General Motors said economic “headwinds” from the UK’s vote to leave the European Union may cost the company $400 million (£300 million).
The company said it may cut costs across Europe to deal with the depreciating Pound and economic uncertainty after the June vote, according to a BBC News report.
General Motors posted record second-quarter earnings on Thursday — $1.86 per share ($1.81 diluted), on net revenue of $42.4 billion — but warned on the prospects in British and European car markets.
Karl-Thomas Neumann, the chief executive of Opel, a GM brand, described Brexit as “not a good omen” for the company in Europe, according to the BBC.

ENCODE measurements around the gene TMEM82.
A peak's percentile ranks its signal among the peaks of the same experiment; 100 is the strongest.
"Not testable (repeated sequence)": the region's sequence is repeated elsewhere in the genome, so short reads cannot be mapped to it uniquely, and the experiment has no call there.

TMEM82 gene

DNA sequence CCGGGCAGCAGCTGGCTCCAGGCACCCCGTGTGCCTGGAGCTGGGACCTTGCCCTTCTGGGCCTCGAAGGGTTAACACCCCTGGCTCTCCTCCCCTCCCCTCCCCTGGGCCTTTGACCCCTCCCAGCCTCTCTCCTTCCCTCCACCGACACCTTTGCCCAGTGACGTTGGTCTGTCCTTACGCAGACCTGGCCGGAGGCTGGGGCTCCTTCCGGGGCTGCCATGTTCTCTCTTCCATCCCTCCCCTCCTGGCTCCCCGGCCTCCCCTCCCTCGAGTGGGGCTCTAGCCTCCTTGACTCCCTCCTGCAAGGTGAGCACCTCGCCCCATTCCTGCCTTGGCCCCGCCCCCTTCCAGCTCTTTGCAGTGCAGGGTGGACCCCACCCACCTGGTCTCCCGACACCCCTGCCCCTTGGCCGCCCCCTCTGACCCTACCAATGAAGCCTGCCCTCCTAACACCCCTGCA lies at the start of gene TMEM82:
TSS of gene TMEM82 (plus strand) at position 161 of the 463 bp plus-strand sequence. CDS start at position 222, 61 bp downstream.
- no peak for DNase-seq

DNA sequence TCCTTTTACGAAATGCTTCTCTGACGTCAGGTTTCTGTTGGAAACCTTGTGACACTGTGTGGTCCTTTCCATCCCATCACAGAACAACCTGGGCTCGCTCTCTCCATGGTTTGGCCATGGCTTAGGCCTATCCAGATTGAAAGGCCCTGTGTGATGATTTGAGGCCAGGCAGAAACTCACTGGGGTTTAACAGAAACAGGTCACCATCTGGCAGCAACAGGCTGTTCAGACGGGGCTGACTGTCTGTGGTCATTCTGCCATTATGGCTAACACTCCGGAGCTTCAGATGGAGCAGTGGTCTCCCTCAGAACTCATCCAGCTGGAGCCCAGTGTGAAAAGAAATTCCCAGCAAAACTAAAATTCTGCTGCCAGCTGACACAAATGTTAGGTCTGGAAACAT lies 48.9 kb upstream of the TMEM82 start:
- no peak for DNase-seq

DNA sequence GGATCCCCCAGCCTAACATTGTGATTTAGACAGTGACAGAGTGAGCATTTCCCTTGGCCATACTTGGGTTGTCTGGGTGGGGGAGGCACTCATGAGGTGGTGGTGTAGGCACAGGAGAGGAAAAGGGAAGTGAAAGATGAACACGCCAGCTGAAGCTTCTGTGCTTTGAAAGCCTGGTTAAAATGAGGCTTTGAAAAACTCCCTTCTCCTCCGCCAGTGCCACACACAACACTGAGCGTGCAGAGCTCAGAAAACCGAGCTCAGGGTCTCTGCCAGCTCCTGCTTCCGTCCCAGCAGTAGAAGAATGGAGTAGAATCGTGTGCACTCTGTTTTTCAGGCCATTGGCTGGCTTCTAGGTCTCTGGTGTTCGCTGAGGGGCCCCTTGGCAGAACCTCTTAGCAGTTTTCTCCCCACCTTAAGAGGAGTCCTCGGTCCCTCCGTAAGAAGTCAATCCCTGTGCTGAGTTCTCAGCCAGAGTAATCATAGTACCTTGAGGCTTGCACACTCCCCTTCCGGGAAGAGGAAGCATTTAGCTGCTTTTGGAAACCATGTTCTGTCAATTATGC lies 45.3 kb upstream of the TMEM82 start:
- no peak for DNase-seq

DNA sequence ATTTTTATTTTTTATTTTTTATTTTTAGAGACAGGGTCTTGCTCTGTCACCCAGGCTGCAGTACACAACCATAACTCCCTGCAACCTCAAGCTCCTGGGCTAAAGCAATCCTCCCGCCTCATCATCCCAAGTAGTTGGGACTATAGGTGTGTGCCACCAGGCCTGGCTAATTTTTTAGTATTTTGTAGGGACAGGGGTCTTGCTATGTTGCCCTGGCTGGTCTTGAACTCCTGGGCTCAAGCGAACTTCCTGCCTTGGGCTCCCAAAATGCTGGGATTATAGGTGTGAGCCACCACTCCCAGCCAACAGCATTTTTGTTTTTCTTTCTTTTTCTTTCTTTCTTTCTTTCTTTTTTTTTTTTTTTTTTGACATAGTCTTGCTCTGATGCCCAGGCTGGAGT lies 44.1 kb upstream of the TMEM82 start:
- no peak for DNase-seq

He posted a video on Twitter in which he said the company was “facing strong headwinds at the moment, particularly in our largest market — the United Kingdom.”
The UK is risking a period of economic uncertainty and the loss of its financial services passport, which can be used by banks based in London to sell services across the EU.
Morgan Stanley CEO James Gorman said this week that his firm would have to launch a new headquarters in Europe. Speaking with CNBC’s David Faber about the UK’s decision to leave the European Union, Gorman said he recently cut a trip to Germany short to spend time with his employees in London.
“Clearly we and other banks will have to have a European-style headquarters in one of the major markets, whether it’s Frankfurt or one of the other cities there,” Gorman said.
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